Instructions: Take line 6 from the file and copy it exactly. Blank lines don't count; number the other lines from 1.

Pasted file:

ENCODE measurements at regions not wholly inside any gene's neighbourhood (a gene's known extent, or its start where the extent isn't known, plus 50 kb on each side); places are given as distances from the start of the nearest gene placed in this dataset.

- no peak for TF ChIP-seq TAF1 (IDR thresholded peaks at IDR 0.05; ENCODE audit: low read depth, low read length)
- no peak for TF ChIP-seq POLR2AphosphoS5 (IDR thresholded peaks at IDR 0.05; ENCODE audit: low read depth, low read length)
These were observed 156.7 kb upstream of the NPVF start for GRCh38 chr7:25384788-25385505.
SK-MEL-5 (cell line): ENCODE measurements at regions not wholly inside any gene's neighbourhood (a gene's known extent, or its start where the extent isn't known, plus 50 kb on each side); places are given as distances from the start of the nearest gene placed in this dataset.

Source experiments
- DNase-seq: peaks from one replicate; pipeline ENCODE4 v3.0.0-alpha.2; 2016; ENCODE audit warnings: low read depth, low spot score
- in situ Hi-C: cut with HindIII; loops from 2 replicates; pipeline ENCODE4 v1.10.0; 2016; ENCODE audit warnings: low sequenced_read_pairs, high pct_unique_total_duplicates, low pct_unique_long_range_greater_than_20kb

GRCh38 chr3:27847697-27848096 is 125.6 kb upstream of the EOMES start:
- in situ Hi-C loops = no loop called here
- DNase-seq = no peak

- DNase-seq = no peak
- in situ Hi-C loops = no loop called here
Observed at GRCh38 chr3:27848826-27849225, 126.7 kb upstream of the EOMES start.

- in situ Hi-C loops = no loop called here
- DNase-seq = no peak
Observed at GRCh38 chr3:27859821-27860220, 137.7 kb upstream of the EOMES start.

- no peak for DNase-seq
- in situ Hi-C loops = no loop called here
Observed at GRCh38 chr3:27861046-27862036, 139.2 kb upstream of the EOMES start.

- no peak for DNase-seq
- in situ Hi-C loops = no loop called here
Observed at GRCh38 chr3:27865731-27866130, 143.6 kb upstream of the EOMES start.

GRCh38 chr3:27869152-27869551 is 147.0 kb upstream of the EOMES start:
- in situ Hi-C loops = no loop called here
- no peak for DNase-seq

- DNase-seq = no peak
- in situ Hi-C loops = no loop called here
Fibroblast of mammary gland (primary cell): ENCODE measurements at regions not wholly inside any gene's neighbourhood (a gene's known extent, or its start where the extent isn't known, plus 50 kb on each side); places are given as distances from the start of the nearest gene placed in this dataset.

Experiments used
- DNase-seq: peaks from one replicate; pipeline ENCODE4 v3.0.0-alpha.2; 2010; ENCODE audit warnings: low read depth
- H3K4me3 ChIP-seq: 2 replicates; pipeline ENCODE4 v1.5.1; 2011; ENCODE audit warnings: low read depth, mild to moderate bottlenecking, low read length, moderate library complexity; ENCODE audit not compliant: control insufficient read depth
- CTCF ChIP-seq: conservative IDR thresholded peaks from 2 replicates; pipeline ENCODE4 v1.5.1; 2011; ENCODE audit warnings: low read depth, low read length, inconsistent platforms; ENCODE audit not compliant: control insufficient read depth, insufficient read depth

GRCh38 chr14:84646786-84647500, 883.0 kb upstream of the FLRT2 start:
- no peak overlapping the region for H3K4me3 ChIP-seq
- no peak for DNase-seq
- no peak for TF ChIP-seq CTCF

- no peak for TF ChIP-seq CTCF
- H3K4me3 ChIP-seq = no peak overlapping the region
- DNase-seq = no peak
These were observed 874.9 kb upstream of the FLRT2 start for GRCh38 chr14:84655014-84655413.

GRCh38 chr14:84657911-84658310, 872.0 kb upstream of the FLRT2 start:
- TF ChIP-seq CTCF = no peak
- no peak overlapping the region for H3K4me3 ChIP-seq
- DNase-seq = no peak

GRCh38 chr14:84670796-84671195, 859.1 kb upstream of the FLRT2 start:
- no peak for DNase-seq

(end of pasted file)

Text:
Source experiments